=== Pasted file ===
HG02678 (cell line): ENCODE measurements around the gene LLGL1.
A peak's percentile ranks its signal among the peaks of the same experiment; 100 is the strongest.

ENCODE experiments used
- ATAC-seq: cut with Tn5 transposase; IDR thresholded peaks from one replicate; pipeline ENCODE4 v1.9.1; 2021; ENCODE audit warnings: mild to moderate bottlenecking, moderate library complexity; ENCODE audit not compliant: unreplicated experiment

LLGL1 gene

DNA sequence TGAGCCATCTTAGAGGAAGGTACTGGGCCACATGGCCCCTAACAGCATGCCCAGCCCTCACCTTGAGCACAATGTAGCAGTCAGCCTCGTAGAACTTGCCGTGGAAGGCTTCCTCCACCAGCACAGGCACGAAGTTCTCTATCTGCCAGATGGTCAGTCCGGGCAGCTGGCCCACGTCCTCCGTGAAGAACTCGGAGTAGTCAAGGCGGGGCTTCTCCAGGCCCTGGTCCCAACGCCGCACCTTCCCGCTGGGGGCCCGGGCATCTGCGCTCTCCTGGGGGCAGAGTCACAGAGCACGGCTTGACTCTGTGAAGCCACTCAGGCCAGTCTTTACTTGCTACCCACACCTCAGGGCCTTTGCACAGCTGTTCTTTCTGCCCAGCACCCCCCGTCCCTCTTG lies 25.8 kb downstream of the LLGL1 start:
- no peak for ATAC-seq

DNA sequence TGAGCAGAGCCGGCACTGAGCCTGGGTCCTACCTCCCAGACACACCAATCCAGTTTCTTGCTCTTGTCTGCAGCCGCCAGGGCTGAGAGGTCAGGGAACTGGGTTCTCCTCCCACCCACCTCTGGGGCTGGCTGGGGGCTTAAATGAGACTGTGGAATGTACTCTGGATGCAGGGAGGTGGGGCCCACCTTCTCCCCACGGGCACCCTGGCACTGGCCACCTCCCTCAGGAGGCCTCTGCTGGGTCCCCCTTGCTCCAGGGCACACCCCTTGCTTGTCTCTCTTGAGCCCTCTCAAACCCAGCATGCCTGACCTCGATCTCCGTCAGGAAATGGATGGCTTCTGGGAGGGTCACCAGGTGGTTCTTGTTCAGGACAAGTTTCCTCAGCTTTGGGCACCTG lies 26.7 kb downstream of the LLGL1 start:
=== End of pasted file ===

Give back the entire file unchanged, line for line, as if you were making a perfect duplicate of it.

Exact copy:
HG02678 (cell line): ENCODE measurements around the gene LLGL1.
A peak's percentile ranks its signal among the peaks of the same experiment; 100 is the strongest.

ENCODE experiments used
- ATAC-seq: cut with Tn5 transposase; IDR thresholded peaks from one replicate; pipeline ENCODE4 v1.9.1; 2021; ENCODE audit warnings: mild to moderate bottlenecking, moderate library complexity; ENCODE audit not compliant: unreplicated experiment

LLGL1 gene

DNA sequence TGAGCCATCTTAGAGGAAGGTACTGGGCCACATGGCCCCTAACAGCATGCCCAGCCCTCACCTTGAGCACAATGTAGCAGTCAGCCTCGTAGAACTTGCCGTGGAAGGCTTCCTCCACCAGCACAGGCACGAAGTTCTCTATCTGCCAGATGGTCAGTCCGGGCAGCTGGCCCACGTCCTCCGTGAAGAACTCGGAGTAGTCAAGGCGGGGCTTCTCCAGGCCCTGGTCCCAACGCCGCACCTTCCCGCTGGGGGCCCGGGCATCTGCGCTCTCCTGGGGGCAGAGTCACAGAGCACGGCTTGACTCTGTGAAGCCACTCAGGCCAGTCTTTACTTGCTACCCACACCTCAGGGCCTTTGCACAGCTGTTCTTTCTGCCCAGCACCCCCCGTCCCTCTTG lies 25.8 kb downstream of the LLGL1 start:
- no peak for ATAC-seq

DNA sequence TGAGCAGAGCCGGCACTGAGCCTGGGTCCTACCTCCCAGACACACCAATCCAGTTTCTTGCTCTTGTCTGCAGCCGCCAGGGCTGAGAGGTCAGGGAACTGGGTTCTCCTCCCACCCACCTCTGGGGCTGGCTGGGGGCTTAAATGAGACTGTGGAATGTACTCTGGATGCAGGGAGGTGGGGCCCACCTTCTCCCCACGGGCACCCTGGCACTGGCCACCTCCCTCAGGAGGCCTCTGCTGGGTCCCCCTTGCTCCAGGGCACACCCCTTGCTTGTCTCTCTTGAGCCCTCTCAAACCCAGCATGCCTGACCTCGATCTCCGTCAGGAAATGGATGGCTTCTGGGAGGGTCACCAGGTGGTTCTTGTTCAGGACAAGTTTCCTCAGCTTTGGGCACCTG lies 26.7 kb downstream of the LLGL1 start: